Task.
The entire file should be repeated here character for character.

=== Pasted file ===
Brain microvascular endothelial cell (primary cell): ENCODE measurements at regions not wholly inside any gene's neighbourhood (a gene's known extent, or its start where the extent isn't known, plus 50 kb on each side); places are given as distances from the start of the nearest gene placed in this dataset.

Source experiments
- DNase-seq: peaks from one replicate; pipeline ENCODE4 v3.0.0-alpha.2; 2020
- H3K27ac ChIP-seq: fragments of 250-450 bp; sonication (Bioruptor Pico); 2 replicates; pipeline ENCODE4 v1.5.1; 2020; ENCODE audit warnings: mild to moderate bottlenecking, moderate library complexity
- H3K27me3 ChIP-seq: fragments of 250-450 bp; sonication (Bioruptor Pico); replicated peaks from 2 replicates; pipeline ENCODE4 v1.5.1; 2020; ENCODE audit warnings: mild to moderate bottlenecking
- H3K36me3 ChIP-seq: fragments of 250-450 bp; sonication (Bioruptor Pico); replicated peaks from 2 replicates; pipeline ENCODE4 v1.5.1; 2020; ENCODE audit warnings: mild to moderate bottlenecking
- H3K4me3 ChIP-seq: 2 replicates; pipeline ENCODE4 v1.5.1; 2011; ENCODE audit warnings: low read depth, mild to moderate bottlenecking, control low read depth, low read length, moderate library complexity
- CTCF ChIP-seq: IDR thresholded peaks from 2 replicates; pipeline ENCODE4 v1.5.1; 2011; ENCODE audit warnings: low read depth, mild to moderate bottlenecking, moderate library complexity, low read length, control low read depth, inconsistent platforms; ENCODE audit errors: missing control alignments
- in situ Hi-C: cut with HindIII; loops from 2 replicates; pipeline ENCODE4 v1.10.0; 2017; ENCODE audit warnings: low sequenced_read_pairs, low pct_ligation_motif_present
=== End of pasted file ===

Brain microvascular endothelial cell (primary cell): ENCODE measurements at regions not wholly inside any gene's neighbourhood (a gene's known extent, or its start where the extent isn't known, plus 50 kb on each side); places are given as distances from the start of the nearest gene placed in this dataset.

Source experiments
- DNase-seq: peaks from one replicate; pipeline ENCODE4 v3.0.0-alpha.2; 2020
- H3K27ac ChIP-seq: fragments of 250-450 bp; sonication (Bioruptor Pico); 2 replicates; pipeline ENCODE4 v1.5.1; 2020; ENCODE audit warnings: mild to moderate bottlenecking, moderate library complexity
- H3K27me3 ChIP-seq: fragments of 250-450 bp; sonication (Bioruptor Pico); replicated peaks from 2 replicates; pipeline ENCODE4 v1.5.1; 2020; ENCODE audit warnings: mild to moderate bottlenecking
- H3K36me3 ChIP-seq: fragments of 250-450 bp; sonication (Bioruptor Pico); replicated peaks from 2 replicates; pipeline ENCODE4 v1.5.1; 2020; ENCODE audit warnings: mild to moderate bottlenecking
- H3K4me3 ChIP-seq: 2 replicates; pipeline ENCODE4 v1.5.1; 2011; ENCODE audit warnings: low read depth, mild to moderate bottlenecking, control low read depth, low read length, moderate library complexity
- CTCF ChIP-seq: IDR thresholded peaks from 2 replicates; pipeline ENCODE4 v1.5.1; 2011; ENCODE audit warnings: low read depth, mild to moderate bottlenecking, moderate library complexity, low read length, control low read depth, inconsistent platforms; ENCODE audit errors: missing control alignments
- in situ Hi-C: cut with HindIII; loops from 2 replicates; pipeline ENCODE4 v1.10.0; 2017; ENCODE audit warnings: low sequenced_read_pairs, low pct_ligation_motif_present